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Olympic host Tokyo hits record 2,848 COVID-19 cases

Many Japanese fear the influx of athletes and officials for the Tokyo Olympics could add to the coronavirus surge. (AFP)
Many Japanese fear the influx of athletes and officials for the Tokyo Olympics could add to the coronavirus surge. (AFP)
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27 Jul 2021 09:07:24 GMT9
27 Jul 2021 09:07:24 GMT9
  • The rise in cases threatens to further erode support for Prime Minister Yoshihide Suga
  • It also spells trouble for the Olympics, as many Japanese fear the influx of athletes and officials for the event could add to the surge

TOKYO: Tokyo’s 2,848 COVID-19 infections on Tuesday were the Olympic host city’s highest since the pandemic began, officials said, as media reported that authorities had asked hospitals to prepare more beds for patients as the Delta variant drives the surge.

The rise in cases threatens to further erode support for Prime Minister Yoshihide Suga, whose ratings have slid to their lowest level since he took office last September, in large part because of his haphazard handling of the pandemic.

It also spells trouble for the Olympics, as many Japanese fear the influx of athletes and officials for the event could add to the surge. About 31 percent in a survey by the Nikkei daily on Monday said the Games should be canceled or postponed again.

“It’s the Delta variant,” said Kenji Shibuya, a former director of the Institute for Population Health at King’s College London, explaining the swift recent surge.

Shibuya added it was impossible to quantify to what extent the Olympics contributed to the surge but blamed the global sports showpiece as “one of the major driving forces.”

“The government has sent signals that people are supposed to stay home at the same time they celebrate the Games. It’s a totally inconsistent message,” said Shibuya, who is now running the vaccine roll-out in a town in northern Japan.

Japan has avoided the devastating outbreaks suffered by other nations such as India, Indonesia and the United States, but the fifth wave of the pandemic fueled by the Delta variant is piling pressure on Tokyo’s hospitals.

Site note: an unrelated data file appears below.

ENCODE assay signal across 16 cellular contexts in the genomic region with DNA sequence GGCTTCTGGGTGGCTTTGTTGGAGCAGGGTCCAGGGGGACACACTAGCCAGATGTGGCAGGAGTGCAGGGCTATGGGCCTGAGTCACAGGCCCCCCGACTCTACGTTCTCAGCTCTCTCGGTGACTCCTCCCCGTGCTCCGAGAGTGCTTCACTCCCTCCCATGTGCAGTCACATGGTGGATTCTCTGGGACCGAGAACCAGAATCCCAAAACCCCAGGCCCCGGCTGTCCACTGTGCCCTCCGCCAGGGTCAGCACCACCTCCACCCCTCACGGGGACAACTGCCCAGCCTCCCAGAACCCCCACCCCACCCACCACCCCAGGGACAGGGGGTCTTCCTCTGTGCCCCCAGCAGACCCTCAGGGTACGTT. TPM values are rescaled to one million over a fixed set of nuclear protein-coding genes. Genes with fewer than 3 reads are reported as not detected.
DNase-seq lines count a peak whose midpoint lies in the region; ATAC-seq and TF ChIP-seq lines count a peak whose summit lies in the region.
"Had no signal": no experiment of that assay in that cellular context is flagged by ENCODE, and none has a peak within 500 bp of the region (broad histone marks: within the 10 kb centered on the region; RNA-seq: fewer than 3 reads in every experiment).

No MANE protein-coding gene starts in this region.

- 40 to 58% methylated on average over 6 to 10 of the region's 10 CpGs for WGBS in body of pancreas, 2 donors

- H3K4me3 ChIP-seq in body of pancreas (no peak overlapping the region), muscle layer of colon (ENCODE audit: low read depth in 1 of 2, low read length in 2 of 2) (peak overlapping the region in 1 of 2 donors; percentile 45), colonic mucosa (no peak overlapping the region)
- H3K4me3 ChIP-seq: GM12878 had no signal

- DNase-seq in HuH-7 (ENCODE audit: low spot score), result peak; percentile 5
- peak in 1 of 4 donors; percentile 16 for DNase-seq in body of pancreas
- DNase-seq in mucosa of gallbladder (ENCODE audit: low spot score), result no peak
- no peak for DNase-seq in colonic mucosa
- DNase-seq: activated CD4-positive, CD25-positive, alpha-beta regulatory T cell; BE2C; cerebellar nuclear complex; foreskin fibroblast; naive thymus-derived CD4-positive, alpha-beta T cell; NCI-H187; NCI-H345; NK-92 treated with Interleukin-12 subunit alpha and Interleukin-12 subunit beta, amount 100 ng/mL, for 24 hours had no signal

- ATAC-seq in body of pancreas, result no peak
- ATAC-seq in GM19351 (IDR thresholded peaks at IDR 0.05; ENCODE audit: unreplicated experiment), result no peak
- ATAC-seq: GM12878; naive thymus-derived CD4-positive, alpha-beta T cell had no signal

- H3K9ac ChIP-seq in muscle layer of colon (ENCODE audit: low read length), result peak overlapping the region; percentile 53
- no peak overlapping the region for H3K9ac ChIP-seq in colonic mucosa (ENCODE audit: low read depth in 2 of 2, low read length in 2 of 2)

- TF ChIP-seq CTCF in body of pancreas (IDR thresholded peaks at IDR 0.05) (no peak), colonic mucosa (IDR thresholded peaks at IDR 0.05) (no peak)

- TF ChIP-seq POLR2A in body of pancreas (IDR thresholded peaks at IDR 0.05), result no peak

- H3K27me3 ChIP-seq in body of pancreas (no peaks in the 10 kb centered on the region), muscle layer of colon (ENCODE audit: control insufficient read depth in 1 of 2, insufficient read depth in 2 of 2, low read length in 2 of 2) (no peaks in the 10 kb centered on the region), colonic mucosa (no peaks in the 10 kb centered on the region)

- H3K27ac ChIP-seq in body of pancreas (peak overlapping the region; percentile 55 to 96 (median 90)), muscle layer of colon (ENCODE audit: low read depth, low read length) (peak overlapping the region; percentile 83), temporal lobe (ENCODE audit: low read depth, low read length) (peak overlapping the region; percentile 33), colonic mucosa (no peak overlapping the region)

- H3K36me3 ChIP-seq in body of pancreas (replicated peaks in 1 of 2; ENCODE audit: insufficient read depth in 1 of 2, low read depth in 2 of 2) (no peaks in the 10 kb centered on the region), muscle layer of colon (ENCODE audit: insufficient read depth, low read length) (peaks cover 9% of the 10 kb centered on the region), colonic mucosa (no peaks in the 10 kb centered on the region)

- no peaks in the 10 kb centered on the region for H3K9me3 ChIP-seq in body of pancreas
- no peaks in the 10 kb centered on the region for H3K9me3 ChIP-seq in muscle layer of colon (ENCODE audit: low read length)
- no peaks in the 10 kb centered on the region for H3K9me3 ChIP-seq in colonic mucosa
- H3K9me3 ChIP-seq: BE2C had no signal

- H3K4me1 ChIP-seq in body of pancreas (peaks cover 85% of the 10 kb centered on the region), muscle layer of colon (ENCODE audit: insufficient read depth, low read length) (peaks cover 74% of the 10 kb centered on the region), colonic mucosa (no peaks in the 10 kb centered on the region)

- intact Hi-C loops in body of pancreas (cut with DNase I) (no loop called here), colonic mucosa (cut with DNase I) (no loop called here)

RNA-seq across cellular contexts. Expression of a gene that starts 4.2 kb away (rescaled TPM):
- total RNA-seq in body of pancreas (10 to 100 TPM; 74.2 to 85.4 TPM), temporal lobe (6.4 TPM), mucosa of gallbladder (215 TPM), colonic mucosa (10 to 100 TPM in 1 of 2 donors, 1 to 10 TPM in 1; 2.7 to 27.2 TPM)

By Sunday, only 20.8 percent of the Japanese capital’s 12,635 COVID-19 patients had been able to obtain hospital treatment, government data showed. A government advisory panel says that if the ratio falls below the threshold of 25 percent, a state of emergency should be triggered.

In anticipation of the surge and considering the tough hospital situation, Tokyo has already declared a fourth state of emergency this month to run until after the Olympics.

In a last-minute change of heart, Japan also made the unprecedented decision to hold the Games, postponed from last year by the pandemic, without spectators to stem the spread of the virus.

As hospitals admit more patients, the city aims to boost the number of beds to 6,406 by early next month from 5,967 now, broadcaster TBS said.

Hospitals should look at pushing back planned surgery and scaling down other treatments, the broadcaster said, citing a notice to medical institutions from city authorities.

Health experts had warned that seasonal factors, increased mobility, and the spread of variants would lead to a rebound in COVID-19 cases this summer.

While vaccinations boost protection for the oldest citizens most likely to need emergency care, just 36 percent of the population has received at least one dose, a Reuters vaccination tracker shows.

The inoculation push has recently ebbed amid logistical snags after having picked up steam last month from a sluggish start.

Voter support for Suga slid nine points to 34 percent, its lowest since he took office last September, a July 23-25 Nikkei business daily survey showed on Monday.

Nearly two-thirds of respondents said the country’s rollout of coronavirus vaccinations was not going well.

Suga’s term as ruling Liberal Democratic Party (LDP) president expires in September and his LDP-led coalition faces an election for parliament’s powerful lower house, which must be held by November.

About a third in the Nikkei survey wanted the Games postponed again or canceled, while more than half said Japan’s border steps for incoming Olympics athletes and officials were “inappropriate.”

Despite tight quarantine rules for the Games, 155 cases have emerged involving athletes and others.

A strict “playbook” of rules to avoid contagion requires frequent virus testing, restricted movement and masks worn in most situations.

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